Launch

How Music Wakes Us Up and Makes Us Better

Seven-year-old Charlotte Neve loved Adele. Like everyone else with a pulse, she and her mother, Leila, couldn’t stop themselves from singing along with the British crooner when her hits came one the radio. But after Charlotte suffered a brain hemorrhage that landed her in the hospital, the singing stopped for a while.

One day while Leila sat by her daughter’s hospital bedside, “Rolling in the Deep” started playing over the speakers. When Leila started singing those familiar bars, Charlotte smiled. The thing is, Charlotte was in a coma at the time. That smile was the first perceptible indication that Charlotte had starting regaining consciousness. Two days later, she was walking and talking.

There are a shocking number of stories about music magically bringing people back from the brink. Everything from “The Devil Went Down to Georgia” to “Living on a Prayer” is allegedly responsible for rousing people from unresponsiveness, and scientists are starting to figure out why.

It’s called Salient Stimulus, and it’s not just a great name for a band. Salient stimuli — melodies, words or other sounds connected to emotional memories — evoke responses from recovering coma patients because they’re meaningful and familiar. Music is especially powerful because of the way brain processes it. While language is managed by the brain’s left hemisphere, music is sorted by the right. Depending on a patient’s injury or brain function, music might penetrate where language can’t cut through.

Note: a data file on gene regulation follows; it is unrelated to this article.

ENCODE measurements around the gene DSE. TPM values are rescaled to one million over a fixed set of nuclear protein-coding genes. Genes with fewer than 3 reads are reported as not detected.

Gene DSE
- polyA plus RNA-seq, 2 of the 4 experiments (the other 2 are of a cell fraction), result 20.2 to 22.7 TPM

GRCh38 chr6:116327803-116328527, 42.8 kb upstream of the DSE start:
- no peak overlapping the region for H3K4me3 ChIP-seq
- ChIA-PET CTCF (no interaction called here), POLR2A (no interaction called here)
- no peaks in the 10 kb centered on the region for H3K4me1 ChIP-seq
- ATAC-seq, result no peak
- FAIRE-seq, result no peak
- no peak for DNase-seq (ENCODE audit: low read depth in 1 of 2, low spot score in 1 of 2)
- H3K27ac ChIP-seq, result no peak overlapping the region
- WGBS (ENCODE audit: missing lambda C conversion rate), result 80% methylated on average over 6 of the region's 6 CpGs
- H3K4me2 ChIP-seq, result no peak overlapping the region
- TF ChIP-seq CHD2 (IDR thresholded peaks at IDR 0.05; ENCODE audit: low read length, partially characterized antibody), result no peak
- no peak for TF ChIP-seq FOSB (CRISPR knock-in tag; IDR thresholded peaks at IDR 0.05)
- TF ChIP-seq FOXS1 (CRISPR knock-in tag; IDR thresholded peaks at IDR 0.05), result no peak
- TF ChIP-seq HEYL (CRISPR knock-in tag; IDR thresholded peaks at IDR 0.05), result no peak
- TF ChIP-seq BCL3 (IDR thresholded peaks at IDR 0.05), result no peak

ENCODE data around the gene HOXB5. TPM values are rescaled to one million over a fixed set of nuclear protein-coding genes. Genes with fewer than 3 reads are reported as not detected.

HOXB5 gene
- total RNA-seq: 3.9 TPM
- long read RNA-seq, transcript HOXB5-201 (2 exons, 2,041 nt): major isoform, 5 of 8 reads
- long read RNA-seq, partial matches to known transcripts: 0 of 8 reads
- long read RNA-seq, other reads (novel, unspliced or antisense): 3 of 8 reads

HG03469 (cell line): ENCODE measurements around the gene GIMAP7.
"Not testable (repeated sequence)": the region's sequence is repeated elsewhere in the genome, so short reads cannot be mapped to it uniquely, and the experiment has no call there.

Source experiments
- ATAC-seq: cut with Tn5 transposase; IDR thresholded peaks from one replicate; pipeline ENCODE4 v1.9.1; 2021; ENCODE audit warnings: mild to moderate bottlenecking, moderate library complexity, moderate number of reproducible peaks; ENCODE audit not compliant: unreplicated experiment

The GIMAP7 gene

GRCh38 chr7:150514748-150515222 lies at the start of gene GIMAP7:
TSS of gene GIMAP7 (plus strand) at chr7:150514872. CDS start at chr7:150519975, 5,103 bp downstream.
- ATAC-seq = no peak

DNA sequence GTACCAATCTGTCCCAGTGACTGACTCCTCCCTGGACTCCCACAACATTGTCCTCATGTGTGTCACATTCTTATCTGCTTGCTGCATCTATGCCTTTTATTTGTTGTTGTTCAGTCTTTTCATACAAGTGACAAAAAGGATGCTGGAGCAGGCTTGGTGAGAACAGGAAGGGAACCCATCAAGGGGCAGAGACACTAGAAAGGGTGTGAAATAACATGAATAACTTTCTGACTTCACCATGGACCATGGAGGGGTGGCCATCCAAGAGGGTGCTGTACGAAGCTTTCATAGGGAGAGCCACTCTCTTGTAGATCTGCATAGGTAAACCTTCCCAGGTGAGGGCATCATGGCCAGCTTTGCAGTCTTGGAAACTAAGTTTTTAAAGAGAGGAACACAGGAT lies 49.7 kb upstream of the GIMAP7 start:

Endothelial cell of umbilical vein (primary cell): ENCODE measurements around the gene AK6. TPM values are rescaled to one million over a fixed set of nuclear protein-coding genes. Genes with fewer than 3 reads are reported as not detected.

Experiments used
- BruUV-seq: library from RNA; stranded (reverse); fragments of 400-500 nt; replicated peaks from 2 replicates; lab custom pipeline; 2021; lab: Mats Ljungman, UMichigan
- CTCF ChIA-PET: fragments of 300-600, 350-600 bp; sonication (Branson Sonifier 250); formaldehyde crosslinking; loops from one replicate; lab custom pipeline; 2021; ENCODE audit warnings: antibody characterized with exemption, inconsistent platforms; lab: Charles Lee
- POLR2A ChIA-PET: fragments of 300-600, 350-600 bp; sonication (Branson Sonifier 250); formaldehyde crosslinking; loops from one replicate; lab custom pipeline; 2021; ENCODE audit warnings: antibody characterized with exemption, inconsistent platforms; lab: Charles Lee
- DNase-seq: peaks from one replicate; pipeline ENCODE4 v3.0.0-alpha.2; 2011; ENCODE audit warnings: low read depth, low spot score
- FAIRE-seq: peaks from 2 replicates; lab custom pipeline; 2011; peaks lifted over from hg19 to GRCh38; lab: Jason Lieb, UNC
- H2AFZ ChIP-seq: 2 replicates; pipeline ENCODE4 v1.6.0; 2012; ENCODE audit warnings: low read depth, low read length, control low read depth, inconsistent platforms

Researchers are fascinated with the ways music affects the brain and body, and with good reason. There’s a towering mountain of evidence proving that music — listening to it, learning it and performing it — makes you smarter, healthier and happier.

Kids who study music get a jump on developing “neurological distinction,” which can be a huge help as they learn to speak and read. A study out of Northwestern University found that kids who are actively engaged in learning to play instruments improve their neural processing which shows up in better academic performance, higher graduation rates and, presumably, more pleasant sounds coming out of that clarinet.

As good as music is for your brain, it’s even better for your body. For patients about to undergo surgery, listening to music lowers anxiety and cortisol levels more effectively than drugs. Plus there are no known side-effects for listening to your favorite tunes…unless you count the increased risk of gettin’ down.

Finally, and most importantly, music makes us more empathetic. A Portuguese study found that teaching students songs from Cape Verde (a country off the northwest coast of Africa) actually reduced negative racial stereotyping among the children. Simply liking a song by someone who’s different from you makes you more likely to empathize with them. Collaborative music-making takes this idea one step further; learning to play music in a group can make you more sensitive to the needs and emotions of your fellow musicians — so you’re not just a better music stand partner, you’re a better person.